Mobiles don't raise tumour risk, says studyIt's first study on radiation in parts of brain

06 February 2008

A close-up of a young woman using her mobile phone.

Mobile phone use does not lead to a greater risk of brain tumours, according to a new study released today.

In the first study to consider the effects of radiation levels in different parts of the brain, researchers found that regular mobile phone users were not at an increased risk of three types of brain cancer.

They assessed levels of radiation in terms of the number of years since a mobile was first used, the average number of hours spent on the phone each day and which parts of the brain were most likely to be affected.

Journal of Cancer

The Japanese scientists, writing in the British Journal of Cancer, compared the history of mobile phone use in 322 brain cancer patients with 683 healthy people in Tokyo.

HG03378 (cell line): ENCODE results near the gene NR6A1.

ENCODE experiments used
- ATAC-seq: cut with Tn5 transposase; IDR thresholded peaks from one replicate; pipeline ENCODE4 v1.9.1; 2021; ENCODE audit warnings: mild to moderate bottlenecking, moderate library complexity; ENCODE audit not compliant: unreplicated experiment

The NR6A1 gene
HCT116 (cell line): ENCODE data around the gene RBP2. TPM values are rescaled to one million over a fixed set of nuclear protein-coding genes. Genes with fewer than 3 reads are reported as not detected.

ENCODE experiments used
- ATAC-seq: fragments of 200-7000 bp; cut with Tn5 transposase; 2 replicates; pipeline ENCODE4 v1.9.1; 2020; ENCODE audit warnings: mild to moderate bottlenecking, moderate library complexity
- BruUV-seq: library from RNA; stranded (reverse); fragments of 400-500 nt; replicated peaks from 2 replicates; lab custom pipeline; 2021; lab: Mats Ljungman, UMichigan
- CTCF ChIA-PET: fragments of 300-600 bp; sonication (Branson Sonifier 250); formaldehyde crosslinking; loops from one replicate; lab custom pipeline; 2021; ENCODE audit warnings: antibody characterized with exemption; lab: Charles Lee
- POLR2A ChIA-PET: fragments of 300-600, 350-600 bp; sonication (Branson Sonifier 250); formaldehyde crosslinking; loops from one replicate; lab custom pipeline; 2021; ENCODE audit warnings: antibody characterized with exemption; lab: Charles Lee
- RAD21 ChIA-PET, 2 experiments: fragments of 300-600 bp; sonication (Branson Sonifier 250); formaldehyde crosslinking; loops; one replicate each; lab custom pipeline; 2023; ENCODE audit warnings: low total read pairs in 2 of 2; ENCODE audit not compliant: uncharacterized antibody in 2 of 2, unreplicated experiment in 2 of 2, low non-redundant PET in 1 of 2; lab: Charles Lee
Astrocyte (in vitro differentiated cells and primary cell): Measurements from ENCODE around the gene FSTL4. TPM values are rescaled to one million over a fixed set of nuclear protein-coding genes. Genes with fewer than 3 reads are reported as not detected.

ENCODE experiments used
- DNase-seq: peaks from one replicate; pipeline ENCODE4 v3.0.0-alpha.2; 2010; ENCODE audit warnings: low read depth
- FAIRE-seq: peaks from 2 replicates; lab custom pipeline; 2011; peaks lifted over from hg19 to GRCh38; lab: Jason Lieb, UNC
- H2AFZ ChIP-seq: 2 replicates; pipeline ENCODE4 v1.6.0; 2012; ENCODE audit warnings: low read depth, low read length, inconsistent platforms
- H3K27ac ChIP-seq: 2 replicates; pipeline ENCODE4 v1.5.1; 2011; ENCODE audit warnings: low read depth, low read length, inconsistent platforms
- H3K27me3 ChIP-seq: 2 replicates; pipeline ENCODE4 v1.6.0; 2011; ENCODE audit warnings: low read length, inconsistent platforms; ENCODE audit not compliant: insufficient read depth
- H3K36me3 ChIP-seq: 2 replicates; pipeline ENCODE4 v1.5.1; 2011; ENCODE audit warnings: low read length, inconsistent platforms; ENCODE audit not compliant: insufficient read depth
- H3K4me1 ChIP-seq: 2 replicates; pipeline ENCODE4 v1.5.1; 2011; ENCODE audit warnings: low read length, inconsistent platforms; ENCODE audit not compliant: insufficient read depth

They found that regularly using a mobile phone did not significantly affect their risk of getting brain cancer.

Lead author, Professor Naohito Yamaguchi, based at Tokyo Women's Medical University, said: ‘We studied the radiation emitted from various types of mobile phones and placed them into one of four categories relating to radiation strength. We then analysed how they would affect different areas of the brain areas, taking into account the organ's complex structure.

‘Using our newly developed and more accurate techniques, we found no association between mobile phone use and cancer, providing more evidence to suggest they don't cause brain cancer.’

Mobile use

The use of mobile phones has rapidly increased since the 1980s but studies have shown that in this time the number of people with brain cancer has hardly changed.

Although a few studies have shown an association between mobile phones and cancer, the majority found no link. The largest study to date, involving 420,000 people, showed no link with any type of cancer, even after 10 years of use.

Dr Lesley Walker, Cancer Research UK's director of cancer information, said: ‘So far, studies have shown no evidence that mobile use is harmful, but we can't be completely sure about their long-term effects. Research is still ongoing and Cancer Research UK will continue to look for new evidence.’

The government recommends that mobile users keep their call times short. And children under the age of 16 should only use mobile phones for essential calls, because their head and nervous systems may still be developing.